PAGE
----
No Longer Accepting Cases

August 17, 2012 — The U.S. Food and Drug Administration (FDA) is recommending that patients who have the St. Jude Riata defibrillator lead should undergo routine chest X-days or fluoroscopy. The FDA is warning that “These leads have an increased risk of premature insulation failure that can impact the lead’s ability to function properly.”

Although the defibrillator leads are supposed to last at least 10 years, the FDA has seen increased rate of failure only four years after the device is implanted. The externalized electrical wires do not always malfunction, but if they do, they could deliver inappropriate shocks or no shocks, which could be life-threatening or deadly.

In a Safety Communication, the FDA said, “We believe that assessing the current condition of Riata and Riata ST leads is likely to help health care providers develop individualized plans for their patients, which may include recommendations on the frequency of remote monitoring and the necessity and frequency of repeat imaging.”

According to the FDA, physicians are directed to notify their patients if they have one of the defective leads. Patients who have a defibrillator lead should also check with their physician to find out whether they have the lead. Patients with the lead should schedule a check-up with an X-ray, and they may need tests to check for electrical abnormalities with the leads.

Imaging tests may include a chest X-ray or fluoroscopy, which is a type of continual X-ray similar to a movie. A radiologist should help the physician evaluate the X-ray, because externalized cables can be very difficult to detect. The physician may also recommend voltage tests to check the electrical function of the lead.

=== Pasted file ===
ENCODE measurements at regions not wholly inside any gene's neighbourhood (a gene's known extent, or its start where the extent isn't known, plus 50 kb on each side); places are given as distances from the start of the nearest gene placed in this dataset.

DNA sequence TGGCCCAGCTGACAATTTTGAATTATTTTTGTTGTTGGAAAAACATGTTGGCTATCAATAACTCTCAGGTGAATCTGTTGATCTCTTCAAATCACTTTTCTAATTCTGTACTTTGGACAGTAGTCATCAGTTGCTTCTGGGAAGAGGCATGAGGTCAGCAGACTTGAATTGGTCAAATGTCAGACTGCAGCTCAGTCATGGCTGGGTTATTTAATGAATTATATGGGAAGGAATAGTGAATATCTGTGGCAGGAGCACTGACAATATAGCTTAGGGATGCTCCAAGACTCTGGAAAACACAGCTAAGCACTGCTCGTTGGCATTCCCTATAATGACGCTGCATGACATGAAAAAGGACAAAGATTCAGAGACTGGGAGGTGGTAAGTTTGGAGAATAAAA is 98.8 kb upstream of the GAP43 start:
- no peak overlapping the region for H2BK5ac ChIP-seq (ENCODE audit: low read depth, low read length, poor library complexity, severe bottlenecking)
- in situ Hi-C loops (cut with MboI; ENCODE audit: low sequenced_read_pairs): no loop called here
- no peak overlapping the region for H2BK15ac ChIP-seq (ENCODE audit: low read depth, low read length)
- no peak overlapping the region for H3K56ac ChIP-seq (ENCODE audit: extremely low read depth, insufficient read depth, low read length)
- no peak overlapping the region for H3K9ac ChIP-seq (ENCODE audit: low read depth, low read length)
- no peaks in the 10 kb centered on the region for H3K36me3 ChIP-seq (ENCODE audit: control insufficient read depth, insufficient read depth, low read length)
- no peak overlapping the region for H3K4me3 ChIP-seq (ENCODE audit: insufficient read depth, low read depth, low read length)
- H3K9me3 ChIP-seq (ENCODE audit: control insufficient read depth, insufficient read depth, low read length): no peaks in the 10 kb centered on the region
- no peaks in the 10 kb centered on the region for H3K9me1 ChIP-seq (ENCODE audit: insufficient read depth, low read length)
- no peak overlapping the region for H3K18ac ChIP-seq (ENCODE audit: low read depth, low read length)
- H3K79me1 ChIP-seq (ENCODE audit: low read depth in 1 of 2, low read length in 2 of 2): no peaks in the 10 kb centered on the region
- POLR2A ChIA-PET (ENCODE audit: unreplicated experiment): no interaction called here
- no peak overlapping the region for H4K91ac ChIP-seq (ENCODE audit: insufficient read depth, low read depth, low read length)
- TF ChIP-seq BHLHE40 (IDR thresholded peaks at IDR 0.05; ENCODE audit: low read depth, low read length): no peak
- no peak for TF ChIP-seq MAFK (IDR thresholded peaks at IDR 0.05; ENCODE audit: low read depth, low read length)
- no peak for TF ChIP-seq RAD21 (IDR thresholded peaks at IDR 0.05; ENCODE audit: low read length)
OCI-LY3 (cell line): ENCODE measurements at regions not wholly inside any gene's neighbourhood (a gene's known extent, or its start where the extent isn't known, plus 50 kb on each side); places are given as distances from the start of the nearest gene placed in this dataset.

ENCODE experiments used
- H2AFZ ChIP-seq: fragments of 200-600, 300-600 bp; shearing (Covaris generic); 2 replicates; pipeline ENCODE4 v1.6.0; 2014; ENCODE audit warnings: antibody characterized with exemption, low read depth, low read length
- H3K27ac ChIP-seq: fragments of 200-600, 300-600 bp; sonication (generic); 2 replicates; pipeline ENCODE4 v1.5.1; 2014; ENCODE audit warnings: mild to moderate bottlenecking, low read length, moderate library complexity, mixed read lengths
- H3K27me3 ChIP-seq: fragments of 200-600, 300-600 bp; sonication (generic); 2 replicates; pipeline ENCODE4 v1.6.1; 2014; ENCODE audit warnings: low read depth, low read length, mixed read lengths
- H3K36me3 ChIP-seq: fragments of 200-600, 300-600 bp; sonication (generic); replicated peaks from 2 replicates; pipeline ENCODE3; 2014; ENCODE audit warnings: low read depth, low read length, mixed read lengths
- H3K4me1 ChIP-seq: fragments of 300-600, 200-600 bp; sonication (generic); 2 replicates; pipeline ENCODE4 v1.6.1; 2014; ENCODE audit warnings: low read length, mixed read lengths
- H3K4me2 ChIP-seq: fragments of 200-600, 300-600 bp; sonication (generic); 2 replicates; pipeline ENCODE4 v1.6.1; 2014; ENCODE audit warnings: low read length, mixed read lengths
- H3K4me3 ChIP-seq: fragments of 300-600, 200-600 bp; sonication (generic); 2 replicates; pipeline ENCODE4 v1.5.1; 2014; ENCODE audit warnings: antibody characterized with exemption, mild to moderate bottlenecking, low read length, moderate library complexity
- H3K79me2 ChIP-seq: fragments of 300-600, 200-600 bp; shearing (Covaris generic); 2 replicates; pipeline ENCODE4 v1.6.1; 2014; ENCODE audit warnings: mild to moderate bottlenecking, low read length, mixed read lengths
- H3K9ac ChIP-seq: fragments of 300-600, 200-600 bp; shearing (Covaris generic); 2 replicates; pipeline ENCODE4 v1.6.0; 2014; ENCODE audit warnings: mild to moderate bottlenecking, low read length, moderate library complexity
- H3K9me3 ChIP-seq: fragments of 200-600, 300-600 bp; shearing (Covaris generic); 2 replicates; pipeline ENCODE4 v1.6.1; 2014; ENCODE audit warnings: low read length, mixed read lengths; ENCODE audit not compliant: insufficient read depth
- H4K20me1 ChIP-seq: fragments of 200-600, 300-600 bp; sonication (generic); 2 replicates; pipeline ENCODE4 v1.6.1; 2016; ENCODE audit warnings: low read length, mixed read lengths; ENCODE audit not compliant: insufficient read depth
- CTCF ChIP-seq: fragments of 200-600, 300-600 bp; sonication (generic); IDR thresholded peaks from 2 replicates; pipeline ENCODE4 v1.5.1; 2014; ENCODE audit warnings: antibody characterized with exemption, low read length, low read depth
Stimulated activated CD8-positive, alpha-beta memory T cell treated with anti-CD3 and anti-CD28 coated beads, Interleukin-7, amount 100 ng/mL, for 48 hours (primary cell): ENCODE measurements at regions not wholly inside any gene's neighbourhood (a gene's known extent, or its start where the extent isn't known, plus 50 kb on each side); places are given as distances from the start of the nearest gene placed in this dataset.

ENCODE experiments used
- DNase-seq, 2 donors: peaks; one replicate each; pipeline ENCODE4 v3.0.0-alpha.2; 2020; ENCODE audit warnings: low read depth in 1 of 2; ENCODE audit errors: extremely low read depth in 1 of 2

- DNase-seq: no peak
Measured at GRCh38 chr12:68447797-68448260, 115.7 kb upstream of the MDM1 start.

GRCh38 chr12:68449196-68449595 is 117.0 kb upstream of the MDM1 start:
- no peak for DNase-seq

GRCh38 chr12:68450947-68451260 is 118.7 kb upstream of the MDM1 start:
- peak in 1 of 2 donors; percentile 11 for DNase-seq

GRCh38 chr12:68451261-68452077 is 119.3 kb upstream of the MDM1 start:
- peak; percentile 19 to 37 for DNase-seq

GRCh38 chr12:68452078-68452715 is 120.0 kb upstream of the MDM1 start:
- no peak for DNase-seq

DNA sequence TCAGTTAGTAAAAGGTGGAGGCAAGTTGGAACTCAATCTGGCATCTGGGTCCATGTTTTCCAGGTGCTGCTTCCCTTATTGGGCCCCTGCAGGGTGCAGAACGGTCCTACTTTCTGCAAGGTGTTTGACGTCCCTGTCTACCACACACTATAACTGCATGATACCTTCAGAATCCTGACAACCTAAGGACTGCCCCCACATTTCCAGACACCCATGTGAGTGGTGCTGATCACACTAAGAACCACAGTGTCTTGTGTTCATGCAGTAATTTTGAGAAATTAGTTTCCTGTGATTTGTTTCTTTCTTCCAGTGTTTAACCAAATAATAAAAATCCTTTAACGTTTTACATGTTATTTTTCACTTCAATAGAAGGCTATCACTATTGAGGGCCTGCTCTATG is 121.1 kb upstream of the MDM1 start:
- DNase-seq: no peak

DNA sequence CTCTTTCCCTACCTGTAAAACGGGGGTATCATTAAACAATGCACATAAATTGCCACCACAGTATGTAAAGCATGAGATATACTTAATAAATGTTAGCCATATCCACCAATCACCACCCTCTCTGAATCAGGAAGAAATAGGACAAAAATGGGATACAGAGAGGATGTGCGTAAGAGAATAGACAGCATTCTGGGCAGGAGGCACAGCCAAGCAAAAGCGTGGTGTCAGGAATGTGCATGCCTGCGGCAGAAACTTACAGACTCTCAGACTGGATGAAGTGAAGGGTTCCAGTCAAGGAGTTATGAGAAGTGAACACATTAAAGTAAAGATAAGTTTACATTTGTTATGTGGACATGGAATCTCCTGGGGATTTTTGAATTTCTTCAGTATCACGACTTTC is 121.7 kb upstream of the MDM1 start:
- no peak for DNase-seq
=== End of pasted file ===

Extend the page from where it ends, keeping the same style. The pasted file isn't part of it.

If an X-ray finds signs of externalization, the FDA is not recommending routine removal of the lead. Removal should only be considered if electrical tests are also abnormal. Physicians and their patients should consider the risk-benefit of continued monitoring, or surgical removal of the lead, or capping it and leaving it implanted. Surgical removal is a serious ordeal that carries a significant risk if injury and death.

If you were injured by the St. Jude Riata or other St. Jude defibrillator lead, you are not alone. It is estimated that there are about 80,000 people in the United States implanted with this device, and 230,000 worldwide. A recent study found that 24% of large-diameter Riata leads have externalized wires, and 9% of small-diameter leads. It is possible that there are thousands of people who are implanted with a potentially harmful device.